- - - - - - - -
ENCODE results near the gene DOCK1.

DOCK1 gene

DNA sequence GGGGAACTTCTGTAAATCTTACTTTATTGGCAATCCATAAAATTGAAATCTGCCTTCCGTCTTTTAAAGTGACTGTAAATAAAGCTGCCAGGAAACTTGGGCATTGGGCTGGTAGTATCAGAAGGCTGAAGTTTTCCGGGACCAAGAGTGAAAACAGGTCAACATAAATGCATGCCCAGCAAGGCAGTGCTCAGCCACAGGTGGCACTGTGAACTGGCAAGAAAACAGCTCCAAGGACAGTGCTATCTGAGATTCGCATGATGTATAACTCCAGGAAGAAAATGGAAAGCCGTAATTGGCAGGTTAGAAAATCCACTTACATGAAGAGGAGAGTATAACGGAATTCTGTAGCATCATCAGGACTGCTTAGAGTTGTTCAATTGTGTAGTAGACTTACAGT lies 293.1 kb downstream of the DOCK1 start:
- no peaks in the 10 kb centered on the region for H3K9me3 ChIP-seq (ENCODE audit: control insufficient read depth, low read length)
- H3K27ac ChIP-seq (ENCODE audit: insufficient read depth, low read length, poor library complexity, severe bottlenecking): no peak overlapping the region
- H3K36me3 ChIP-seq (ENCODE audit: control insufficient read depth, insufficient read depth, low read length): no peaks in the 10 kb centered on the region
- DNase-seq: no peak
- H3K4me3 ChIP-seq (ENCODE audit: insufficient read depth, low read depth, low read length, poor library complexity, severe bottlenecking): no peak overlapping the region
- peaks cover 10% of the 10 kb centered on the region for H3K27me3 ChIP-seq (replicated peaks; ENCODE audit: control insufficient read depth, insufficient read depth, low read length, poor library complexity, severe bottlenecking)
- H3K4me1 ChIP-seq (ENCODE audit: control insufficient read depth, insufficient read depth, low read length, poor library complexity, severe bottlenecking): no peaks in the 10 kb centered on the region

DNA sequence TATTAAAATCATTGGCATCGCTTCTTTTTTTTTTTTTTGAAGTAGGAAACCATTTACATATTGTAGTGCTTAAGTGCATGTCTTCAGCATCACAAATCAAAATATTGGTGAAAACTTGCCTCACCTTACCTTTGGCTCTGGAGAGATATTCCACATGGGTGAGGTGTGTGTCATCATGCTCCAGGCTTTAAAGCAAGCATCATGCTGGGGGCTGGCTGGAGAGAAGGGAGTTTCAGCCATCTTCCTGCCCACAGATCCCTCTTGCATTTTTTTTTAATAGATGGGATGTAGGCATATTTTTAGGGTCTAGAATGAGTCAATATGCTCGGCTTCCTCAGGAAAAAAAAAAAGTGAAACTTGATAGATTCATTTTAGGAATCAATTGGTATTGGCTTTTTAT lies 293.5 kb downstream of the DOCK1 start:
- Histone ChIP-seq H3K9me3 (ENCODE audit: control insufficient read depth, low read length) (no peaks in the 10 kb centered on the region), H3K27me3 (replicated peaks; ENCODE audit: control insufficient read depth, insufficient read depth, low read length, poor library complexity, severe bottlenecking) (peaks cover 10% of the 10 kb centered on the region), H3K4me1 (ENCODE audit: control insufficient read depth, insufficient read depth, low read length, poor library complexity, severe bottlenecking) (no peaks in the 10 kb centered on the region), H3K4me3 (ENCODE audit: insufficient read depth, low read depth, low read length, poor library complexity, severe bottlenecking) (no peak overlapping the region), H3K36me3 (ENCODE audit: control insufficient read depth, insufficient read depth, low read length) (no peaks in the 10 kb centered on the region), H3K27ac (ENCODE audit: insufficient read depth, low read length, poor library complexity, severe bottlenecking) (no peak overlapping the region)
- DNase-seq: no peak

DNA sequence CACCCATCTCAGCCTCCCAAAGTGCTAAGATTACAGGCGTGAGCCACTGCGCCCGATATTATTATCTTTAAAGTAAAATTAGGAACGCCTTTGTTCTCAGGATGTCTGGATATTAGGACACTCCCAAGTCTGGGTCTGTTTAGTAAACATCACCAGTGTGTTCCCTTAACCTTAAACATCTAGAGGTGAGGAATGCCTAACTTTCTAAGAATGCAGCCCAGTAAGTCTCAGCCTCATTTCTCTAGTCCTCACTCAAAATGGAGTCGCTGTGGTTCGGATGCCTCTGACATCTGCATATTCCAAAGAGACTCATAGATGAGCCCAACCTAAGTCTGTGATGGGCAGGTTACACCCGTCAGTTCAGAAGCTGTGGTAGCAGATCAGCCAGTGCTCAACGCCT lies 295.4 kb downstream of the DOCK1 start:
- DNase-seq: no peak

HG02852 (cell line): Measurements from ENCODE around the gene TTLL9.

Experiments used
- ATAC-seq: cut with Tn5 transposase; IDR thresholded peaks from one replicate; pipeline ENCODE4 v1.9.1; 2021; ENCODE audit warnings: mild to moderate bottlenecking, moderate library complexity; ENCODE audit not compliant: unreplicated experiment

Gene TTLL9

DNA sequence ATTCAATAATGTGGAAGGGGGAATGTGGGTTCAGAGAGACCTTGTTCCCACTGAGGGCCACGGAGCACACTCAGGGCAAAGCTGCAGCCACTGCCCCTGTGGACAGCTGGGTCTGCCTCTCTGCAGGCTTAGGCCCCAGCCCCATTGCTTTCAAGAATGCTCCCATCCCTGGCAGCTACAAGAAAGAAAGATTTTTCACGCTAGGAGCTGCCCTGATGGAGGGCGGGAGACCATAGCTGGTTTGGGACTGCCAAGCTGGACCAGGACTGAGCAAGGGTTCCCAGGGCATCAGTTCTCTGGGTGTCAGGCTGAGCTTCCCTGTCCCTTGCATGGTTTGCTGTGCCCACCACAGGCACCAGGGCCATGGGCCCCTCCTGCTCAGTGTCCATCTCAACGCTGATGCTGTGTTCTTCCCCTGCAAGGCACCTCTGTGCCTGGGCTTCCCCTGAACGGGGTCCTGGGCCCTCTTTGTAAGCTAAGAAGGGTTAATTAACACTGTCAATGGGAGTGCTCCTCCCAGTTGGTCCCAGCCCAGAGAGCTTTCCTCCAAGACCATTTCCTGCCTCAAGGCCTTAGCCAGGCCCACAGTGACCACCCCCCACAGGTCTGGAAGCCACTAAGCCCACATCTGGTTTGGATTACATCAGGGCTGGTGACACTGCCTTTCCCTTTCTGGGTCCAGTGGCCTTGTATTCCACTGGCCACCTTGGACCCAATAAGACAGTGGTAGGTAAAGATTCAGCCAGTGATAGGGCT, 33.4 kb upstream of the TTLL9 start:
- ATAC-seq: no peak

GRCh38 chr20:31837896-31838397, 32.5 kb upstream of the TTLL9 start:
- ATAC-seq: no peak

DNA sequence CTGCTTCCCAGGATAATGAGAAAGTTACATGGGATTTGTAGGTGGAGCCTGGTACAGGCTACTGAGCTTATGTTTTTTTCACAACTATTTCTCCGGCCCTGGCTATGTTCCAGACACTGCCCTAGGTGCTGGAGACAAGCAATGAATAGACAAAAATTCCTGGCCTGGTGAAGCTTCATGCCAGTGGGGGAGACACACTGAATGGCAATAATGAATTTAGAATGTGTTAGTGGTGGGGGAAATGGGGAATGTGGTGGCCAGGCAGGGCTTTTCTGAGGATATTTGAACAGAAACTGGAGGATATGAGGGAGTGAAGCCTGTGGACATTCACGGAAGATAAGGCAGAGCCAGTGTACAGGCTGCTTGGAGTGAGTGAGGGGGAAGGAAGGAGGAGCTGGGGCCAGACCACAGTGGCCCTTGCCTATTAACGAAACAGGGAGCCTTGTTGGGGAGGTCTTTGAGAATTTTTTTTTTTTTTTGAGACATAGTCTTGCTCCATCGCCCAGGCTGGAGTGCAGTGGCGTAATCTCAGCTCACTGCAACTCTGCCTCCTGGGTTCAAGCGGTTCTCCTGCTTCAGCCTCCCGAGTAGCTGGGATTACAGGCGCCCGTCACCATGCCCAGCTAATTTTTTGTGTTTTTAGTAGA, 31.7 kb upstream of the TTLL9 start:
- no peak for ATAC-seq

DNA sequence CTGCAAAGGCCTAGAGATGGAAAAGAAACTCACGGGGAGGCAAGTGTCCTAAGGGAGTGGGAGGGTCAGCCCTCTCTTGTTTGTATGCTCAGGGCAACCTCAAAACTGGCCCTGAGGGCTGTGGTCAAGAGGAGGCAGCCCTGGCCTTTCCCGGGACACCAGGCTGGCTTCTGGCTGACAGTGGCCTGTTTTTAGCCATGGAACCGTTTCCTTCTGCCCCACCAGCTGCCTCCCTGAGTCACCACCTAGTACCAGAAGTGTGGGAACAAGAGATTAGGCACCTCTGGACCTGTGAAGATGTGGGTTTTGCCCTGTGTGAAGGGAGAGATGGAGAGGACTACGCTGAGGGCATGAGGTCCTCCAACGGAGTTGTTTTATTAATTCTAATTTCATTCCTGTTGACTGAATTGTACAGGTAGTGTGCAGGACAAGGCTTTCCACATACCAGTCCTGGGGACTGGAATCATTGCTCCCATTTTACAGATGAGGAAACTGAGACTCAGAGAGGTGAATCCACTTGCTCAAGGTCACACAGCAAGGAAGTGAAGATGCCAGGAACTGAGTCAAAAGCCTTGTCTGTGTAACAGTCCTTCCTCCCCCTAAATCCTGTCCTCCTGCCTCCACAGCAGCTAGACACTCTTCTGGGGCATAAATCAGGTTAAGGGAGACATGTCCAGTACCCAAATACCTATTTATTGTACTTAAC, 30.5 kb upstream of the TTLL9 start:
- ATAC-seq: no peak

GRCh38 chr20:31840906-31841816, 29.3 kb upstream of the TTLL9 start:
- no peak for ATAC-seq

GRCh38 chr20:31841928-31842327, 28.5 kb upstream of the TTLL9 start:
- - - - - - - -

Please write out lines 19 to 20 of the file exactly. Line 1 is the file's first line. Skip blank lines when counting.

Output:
Gene TTLL9

DNA sequence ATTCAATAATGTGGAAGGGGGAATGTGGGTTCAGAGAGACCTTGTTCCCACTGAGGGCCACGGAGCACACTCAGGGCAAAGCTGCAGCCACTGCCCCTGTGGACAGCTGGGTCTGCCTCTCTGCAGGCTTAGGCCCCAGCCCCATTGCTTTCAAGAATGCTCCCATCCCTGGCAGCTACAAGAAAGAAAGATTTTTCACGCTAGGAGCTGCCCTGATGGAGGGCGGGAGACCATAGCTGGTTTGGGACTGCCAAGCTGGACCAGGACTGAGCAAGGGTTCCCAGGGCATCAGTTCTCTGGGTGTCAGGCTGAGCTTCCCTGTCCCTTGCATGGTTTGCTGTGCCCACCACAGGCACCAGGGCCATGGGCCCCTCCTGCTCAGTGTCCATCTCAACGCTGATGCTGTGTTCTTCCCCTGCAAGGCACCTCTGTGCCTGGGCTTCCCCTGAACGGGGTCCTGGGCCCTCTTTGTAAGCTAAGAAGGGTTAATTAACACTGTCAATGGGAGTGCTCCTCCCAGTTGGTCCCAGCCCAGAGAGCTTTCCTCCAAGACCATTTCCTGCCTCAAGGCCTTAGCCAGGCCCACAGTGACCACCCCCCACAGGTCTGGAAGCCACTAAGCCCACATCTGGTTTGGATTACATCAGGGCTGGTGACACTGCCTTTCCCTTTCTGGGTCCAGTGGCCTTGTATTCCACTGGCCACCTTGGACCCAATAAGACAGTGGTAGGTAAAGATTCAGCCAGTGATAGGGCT, 33.4 kb upstream of the TTLL9 start: